Identical to the USDA plan, TDA clearly states that THCA will count towards total THC content. 

Furthermore, these independent, registered laboratories must use validated methods for all testing activities to measure the “acceptable hemp THC level” of license holders’ hemp plants. Under the TDA plan, “acceptable hemp THC level” is defined as the following:

[A] delta-9 tetrahydrocannabinol content concentration level on a dry weight basis, that, when reported with the laboratory’s measurement of uncertainty, produces a distribution or range that includes a result of 0.3% or less. For example, if the reported delta-9 tetrahydrocannabinol content concentration level on a dry weight basis is 0.35% and the measurement of uncertainty is +/- 0.06%, the measured delta-9 tetrahydrocannabinol content concentration level on a dry weight basis for this sample ranges from 0.29% to 0.41%. Because 0.3% is within the distribution or range, the sample is within the acceptable hemp THC level for the purpose of plan compliance. This definition of “acceptable hemp THC level” affects neither the statutory definition of hemp, in 7 U.S.C. §1639o(1) and Texas Agriculture Code §121.001, nor the definition of “marihuana,” in 21 U.S.C. §802(16) and in Texas Health and Safety Code §481.002(26). Id. at § 24.1(2).  

Thus, since this definition of acceptable hemp THC level does not affect certain state and federal criminal definitions of “hemp” and “marihuana,” hemp license holders need to remain diligent in keeping their hemp plants at or below a 0.3 percent THC concentration level. This definition of acceptable hemp THC level is simply a method of tracking the unreliability of test results, and it provides flexibility via the “measurement of uncertainty,” which acts as a margin of error in evaluating the accuracy of test results. Reported levels of THC concentration might not be the sample’s actual concentration…the actual THC concentration falls within a range as determined by the combination of the acceptable hemp THC level and the measurement of uncertainty.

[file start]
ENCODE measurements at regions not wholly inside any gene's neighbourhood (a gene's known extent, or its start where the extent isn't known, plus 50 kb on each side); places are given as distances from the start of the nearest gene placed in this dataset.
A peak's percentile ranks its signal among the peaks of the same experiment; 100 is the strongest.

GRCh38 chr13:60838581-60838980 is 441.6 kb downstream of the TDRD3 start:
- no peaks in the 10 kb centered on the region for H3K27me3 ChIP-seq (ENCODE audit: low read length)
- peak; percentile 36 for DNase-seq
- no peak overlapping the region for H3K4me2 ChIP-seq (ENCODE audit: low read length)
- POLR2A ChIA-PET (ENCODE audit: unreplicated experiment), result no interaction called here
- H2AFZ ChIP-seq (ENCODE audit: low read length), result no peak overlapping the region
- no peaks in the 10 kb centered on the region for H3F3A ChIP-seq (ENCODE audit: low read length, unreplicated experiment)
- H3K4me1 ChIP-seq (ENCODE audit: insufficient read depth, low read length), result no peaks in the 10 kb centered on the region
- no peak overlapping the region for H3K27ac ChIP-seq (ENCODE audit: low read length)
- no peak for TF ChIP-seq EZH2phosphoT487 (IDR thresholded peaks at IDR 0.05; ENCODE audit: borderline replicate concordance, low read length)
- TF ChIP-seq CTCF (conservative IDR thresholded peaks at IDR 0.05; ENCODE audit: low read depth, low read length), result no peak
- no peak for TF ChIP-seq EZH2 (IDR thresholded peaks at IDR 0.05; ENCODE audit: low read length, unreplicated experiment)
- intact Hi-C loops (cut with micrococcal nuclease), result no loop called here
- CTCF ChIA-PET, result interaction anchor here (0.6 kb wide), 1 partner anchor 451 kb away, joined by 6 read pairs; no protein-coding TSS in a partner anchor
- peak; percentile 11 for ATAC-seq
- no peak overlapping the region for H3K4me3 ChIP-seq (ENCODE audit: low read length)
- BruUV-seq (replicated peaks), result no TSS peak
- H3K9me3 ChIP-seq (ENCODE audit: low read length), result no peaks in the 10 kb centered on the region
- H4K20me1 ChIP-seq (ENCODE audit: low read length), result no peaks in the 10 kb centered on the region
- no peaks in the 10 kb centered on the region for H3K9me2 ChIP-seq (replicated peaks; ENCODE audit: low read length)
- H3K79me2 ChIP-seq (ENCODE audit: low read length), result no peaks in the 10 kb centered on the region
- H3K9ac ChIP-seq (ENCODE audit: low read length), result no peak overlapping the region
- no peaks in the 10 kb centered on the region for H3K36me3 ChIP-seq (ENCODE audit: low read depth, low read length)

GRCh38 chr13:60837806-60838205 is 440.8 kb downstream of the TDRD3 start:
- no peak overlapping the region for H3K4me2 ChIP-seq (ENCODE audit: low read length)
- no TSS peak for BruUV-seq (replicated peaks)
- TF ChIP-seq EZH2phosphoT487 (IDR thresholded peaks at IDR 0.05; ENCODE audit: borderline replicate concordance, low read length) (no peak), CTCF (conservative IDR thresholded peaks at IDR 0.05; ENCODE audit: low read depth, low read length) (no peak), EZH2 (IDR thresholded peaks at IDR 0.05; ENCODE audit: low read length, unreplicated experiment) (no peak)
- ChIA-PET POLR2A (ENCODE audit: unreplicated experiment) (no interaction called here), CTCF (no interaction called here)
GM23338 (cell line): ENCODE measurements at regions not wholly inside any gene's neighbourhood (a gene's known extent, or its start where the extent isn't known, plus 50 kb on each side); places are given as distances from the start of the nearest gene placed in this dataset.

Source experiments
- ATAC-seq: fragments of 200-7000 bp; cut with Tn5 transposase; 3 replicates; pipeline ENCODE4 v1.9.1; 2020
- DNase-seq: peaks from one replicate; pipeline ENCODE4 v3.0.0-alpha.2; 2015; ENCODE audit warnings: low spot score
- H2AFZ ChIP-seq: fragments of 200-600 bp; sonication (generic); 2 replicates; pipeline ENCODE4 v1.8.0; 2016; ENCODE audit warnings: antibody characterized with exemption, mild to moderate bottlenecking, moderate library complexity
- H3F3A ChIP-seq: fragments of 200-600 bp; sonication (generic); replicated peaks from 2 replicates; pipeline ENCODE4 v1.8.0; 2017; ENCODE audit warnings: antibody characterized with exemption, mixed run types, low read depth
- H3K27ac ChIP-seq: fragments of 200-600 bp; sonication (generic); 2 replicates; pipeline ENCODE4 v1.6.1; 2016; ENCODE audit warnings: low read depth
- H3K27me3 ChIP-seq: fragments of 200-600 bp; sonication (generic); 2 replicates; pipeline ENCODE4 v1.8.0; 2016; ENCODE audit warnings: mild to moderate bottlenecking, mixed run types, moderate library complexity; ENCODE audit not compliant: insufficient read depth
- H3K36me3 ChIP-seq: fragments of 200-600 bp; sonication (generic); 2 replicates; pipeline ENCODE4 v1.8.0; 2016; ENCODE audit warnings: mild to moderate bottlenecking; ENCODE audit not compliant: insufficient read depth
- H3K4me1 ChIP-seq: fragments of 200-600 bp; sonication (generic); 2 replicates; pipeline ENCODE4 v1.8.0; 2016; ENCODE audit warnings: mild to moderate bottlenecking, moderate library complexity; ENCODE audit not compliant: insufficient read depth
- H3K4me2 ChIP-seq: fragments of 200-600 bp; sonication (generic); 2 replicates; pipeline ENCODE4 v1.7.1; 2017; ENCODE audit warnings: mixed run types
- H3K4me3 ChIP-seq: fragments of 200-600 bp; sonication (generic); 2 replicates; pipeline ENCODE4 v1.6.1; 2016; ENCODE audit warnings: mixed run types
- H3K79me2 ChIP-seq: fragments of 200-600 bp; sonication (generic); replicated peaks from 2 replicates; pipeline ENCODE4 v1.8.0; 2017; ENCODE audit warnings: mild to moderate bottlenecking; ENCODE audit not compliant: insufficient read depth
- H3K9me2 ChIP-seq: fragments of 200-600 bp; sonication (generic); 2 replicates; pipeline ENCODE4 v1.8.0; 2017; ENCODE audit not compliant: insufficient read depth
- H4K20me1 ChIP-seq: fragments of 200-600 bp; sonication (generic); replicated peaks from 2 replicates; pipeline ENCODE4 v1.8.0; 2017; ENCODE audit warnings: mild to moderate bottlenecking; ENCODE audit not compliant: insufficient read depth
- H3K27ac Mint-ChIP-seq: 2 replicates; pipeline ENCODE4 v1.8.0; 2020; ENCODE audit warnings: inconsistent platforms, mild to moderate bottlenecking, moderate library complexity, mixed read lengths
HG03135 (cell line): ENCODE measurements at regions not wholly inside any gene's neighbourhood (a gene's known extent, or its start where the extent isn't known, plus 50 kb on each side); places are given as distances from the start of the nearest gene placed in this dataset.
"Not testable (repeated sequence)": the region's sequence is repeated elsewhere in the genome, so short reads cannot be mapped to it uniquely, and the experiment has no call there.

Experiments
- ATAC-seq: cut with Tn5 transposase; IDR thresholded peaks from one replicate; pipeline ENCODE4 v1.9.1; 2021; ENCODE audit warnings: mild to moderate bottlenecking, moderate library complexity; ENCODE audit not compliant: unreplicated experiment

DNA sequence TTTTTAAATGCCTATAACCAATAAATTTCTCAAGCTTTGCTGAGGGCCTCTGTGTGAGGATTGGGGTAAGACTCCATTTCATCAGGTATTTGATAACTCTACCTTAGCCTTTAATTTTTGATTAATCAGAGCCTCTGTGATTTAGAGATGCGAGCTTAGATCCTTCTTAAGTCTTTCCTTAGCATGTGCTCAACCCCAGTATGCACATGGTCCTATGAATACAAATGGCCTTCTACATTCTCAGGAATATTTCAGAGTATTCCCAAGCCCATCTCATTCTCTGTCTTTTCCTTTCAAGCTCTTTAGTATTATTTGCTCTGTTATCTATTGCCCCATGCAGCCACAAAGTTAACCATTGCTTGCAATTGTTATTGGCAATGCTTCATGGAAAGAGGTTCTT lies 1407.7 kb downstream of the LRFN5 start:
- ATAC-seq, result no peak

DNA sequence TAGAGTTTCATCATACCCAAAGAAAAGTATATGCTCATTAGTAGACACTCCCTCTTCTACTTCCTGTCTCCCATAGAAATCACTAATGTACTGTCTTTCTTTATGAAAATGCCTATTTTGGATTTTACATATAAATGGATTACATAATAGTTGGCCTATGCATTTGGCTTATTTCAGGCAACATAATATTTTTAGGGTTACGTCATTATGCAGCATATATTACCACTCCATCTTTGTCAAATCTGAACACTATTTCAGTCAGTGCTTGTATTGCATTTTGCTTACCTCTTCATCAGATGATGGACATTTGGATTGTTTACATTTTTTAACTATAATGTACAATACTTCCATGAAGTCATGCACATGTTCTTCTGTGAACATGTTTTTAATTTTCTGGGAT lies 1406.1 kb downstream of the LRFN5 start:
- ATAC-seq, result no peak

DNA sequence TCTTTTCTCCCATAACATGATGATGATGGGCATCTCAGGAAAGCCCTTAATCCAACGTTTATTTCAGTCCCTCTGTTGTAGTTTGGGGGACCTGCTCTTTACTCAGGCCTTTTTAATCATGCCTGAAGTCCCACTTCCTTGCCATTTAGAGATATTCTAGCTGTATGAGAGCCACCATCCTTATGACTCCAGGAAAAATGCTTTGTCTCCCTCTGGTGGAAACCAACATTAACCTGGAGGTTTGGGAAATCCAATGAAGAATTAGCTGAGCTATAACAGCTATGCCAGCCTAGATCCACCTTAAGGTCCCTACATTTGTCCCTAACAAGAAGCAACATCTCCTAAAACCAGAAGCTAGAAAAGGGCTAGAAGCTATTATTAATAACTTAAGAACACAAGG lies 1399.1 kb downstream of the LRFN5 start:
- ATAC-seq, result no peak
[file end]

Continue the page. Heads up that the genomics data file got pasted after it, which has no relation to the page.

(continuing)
Excessive THC Levels and Proper Disposal Methods

Within 14 days of the sample collection date, the testing laboratory must send the test results to TDA and the hemp license holder. Under the TDA plan, if there is a showing of at least 95 percent confidence that a sample test result exceeds the acceptable hemp THC level, then TDA will consider this to be conclusive evidence that one or more cannabis plants within the tested lot contains an excess of permissible THC concentration. The laboratory then must conduct a final test and “promptly notify” TDA and the hemp license holder if the test results show that the THC concentration level exceeds the acceptable hemp THC level. See id. at § 24.28(c).  

Within seven days of a hemp license holder receiving the above-mentioned test results, the hemp license holder must submit a completed “disposal report” to TDA. See id. at § 24.30(a). Upon receiving this “disposal report,” TDA may potentially send an authorized inspector for a field inspection. Additionally, within seven days of receiving the “disposal report,” TDA will inform the hemp license holder of the proper methods of disposal. See id. at § 24.30(c). 

Typically, TDA will send a notice of disposal to the non-compliant hemp license holder. Within five days of receiving this notice of disposal, the hemp license holder must contact a DEA-registered agent or other authorized entity to carry out the disposal process. See id. at § 24.31(c)(1). Furthermore, hemp license holders must pay any disposal fees and must notify TDA and USDA of their intent to dispose of any non-compliant plants and verify it with proper documentation. See id. at § 24.31(d).

Preview of Part III:

In Part III, the final section of this Series, we will analyze the provisions of the TDA plan regarding negligent violations and license suspension and revocation. Lastly, we will explore TDA’s requirements relating to the transportation of hemp, as well as the rules and regulations concerning hemp seed.

Ritter SpencerTDA Hemp Production Plan Part II: Sampling & Testing of Hemp